Vera Lynn


Dame Vera Lynn, DBE (born Vera Margaret Welch on 20 March 1917) is an English singer whose career flourished during World War II. Nicknamed "The Forces' Sweetheart", the songs most associated with her are "We'll Meet Again" and "The White Cliffs of Dover".

Early life

Lynn was born Vera Margaret Welch on 20 March 1917, in East Ham, then in Essex, now part of Greater London. Vera Lynn went to what is now called Brampton Primary School in East Ham. Her father was a plumber and Vera Welch grew up with her parents' Cockney accent, which can still be detected when she speaks. She began singing at the age of seven in a working men's club, and later adopted her grandmother's maiden name for her stage name. Lynn's first radio broadcast was in 1935 with the Joe Loss Orchestra. She was already being featured on the records of dance bands, including those led by Loss and Charlie Kunz. She made her first solo record on the Crown label in 1936, "Up the Wooden Hill to Bedfordshire". (The label was soon bought out by Decca.) After a short time with Loss, she sang with Kunz. Lynn then joined the dance band of Bert Ambrose.

War years

In 1940, one year after the beginning of World War II, Lynn began her own radio programme, Sincerely Yours, sending messages to British troops serving abroad. She and a quartet would perform songs most requested by the soldiers. Lynn also visited hospitals to interview new mothers and send personal messages to their husbands overseas. During the war years she would tour Egypt, India, Burma, giving outdoor concerts for the troops.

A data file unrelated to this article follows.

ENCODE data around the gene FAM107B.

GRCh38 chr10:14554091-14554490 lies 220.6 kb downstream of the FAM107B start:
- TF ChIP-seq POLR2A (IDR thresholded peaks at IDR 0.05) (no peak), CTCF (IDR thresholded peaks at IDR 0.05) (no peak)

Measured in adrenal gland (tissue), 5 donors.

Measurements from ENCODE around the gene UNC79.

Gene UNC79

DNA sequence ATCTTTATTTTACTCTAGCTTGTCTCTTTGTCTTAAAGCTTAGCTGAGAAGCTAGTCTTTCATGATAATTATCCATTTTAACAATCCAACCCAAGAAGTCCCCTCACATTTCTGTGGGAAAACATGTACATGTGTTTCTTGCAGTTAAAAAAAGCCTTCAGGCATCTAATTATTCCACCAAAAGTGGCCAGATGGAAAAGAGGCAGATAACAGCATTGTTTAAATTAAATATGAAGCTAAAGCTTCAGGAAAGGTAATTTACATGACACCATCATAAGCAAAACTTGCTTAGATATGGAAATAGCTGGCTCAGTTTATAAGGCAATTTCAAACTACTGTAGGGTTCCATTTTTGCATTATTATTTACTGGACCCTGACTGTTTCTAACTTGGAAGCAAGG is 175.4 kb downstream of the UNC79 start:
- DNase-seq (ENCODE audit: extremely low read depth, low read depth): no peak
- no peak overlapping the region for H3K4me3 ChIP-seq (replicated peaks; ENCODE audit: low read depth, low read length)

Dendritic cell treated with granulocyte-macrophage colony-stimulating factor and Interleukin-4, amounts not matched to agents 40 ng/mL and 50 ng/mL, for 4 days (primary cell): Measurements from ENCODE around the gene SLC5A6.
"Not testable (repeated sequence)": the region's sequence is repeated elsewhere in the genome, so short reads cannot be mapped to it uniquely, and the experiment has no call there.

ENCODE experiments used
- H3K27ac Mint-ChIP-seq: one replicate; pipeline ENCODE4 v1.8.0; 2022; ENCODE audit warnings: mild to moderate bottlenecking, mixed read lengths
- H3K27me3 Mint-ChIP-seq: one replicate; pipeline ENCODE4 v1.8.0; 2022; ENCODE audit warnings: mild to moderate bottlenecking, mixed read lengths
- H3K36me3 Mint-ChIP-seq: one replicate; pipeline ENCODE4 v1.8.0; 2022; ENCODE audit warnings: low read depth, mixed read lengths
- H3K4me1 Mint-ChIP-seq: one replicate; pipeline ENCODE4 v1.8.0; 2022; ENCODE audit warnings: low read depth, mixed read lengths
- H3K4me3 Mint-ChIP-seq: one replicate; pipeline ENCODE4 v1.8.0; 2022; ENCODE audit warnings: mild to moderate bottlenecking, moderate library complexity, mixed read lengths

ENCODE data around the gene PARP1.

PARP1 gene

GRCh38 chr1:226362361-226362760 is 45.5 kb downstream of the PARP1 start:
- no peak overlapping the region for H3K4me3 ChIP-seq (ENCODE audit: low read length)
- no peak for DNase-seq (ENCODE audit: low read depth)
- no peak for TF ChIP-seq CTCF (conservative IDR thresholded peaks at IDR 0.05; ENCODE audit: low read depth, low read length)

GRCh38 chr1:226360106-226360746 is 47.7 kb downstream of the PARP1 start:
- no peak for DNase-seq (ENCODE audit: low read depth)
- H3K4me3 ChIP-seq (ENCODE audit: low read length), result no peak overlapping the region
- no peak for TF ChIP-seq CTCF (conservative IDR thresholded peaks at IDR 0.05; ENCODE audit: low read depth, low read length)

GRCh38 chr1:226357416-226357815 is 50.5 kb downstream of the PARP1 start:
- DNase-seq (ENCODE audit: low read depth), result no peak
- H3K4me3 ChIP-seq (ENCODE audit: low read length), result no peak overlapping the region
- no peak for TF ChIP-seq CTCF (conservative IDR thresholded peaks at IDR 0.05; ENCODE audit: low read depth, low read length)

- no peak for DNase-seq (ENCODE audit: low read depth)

In 1942, Lynn recorded the Ross Parker/Hughie Charles song "We'll Meet Again", also appearing in the film of that name. The nostalgic lyrics ("We'll meet again, don't know where, don't know when, but I know we'll meet again some sunny day") were very popular during the war and became one of the emblematic songs of the war. Contrary to later reports, she neither sang nor recorded the "Rose of England" during this time and it was only in 1966 when her producer, David Gooch, selected it for her album More Hits of the Blitz that she became familiar with it. The album itself was a follow up to Hits of the Blitz produced by Norman Newell.

Post-war career

Lynn's Auf Wiederseh'n Sweetheart became the first record by a British performer to top the charts in the United States, doing so for nine weeks. She also appeared regularly for a time on Tallulah Bankhead's U.S. radio programme, The Big Show. "Auf Wiedersehen, Sweetheart", along with "The Homing Waltz" and "Forget-Me-Not", gave Lynn a remarkable three entries on the first UK Singles Chart, a top 12 (which actually contained 15 songs owing to tied positions).

Lynn remained popular in the 1950s, peaking with "My Son, My Son", a number-one hit in 1954. Lynn co-wrote the song with Gordon Melville Rees. In early 1960, she left Decca Records after nearly 25 years, and joined EMI. She recorded for EMI's Columbia, MGM and HMV labels. She hit the top 10 on the Billboard Easy Listening chart in 1967 with "It Hurts To Say Goodbye".

Dame Vera hosted her own variety series on BBC1 in the late 1960s and early 1970s and was a frequent guest on other variety shows, notably The 1972 Morecambe & Wise Christmas Show. In 1972, she was one of the key performers in the BBC anniversary programme Fifty Years Of Music. In 1976, she hosted the BBC's A Jubilee Of Music, celebrating the pop music hits of the period 1952-1976 to commemorate the start of Queen Elizabeth II's Silver Jubilee year. For ITV, she presented a TV special in 1977 to launch her album Vera Lynn in Nashville.

Vera is also notable for being the only artist to have a chart span on the UK single and album charts reaching from the chart's inception to the 21st century — having three singles in the first ever singles chart, and most recently having a #1 album with We'll Meet Again — The Very Best Of Vera Lynn.
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